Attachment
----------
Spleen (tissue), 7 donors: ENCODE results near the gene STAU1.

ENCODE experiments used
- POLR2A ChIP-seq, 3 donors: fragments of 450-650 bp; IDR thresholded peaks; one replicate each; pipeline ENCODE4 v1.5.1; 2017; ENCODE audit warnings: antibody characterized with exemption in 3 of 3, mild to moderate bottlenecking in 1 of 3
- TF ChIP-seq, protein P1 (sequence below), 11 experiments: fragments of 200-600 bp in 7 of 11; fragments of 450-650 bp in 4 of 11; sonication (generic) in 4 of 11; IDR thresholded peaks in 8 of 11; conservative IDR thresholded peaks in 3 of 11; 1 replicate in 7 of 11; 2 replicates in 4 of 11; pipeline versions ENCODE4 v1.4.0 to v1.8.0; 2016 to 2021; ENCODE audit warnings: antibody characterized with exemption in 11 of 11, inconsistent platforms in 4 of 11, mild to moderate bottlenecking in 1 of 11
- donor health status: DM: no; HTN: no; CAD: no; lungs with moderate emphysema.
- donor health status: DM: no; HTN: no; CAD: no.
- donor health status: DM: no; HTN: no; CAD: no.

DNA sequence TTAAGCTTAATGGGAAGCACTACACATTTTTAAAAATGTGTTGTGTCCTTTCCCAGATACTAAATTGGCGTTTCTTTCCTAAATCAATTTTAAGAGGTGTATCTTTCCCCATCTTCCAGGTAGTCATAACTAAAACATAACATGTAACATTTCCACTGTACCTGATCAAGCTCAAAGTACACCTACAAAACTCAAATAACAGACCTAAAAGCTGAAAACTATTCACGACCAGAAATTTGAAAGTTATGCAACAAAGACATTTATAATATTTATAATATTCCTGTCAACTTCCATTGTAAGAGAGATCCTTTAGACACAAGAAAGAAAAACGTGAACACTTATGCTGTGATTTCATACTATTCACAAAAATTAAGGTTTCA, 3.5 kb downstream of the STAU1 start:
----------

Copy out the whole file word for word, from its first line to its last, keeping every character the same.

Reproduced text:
Spleen (tissue), 7 donors: ENCODE results near the gene STAU1.

ENCODE experiments used
- POLR2A ChIP-seq, 3 donors: fragments of 450-650 bp; IDR thresholded peaks; one replicate each; pipeline ENCODE4 v1.5.1; 2017; ENCODE audit warnings: antibody characterized with exemption in 3 of 3, mild to moderate bottlenecking in 1 of 3
- TF ChIP-seq, protein P1 (sequence below), 11 experiments: fragments of 200-600 bp in 7 of 11; fragments of 450-650 bp in 4 of 11; sonication (generic) in 4 of 11; IDR thresholded peaks in 8 of 11; conservative IDR thresholded peaks in 3 of 11; 1 replicate in 7 of 11; 2 replicates in 4 of 11; pipeline versions ENCODE4 v1.4.0 to v1.8.0; 2016 to 2021; ENCODE audit warnings: antibody characterized with exemption in 11 of 11, inconsistent platforms in 4 of 11, mild to moderate bottlenecking in 1 of 11
- donor health status: DM: no; HTN: no; CAD: no; lungs with moderate emphysema.
- donor health status: DM: no; HTN: no; CAD: no.
- donor health status: DM: no; HTN: no; CAD: no.

DNA sequence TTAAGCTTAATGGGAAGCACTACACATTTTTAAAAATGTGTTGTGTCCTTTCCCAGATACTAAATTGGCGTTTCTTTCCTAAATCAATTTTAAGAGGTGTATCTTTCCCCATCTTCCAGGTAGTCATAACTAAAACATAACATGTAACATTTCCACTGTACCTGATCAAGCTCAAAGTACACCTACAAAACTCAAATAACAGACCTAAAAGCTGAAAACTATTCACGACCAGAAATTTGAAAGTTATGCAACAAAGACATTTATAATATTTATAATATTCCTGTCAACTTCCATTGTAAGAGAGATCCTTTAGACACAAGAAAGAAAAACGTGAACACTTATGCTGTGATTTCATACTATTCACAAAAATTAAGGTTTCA, 3.5 kb downstream of the STAU1 start: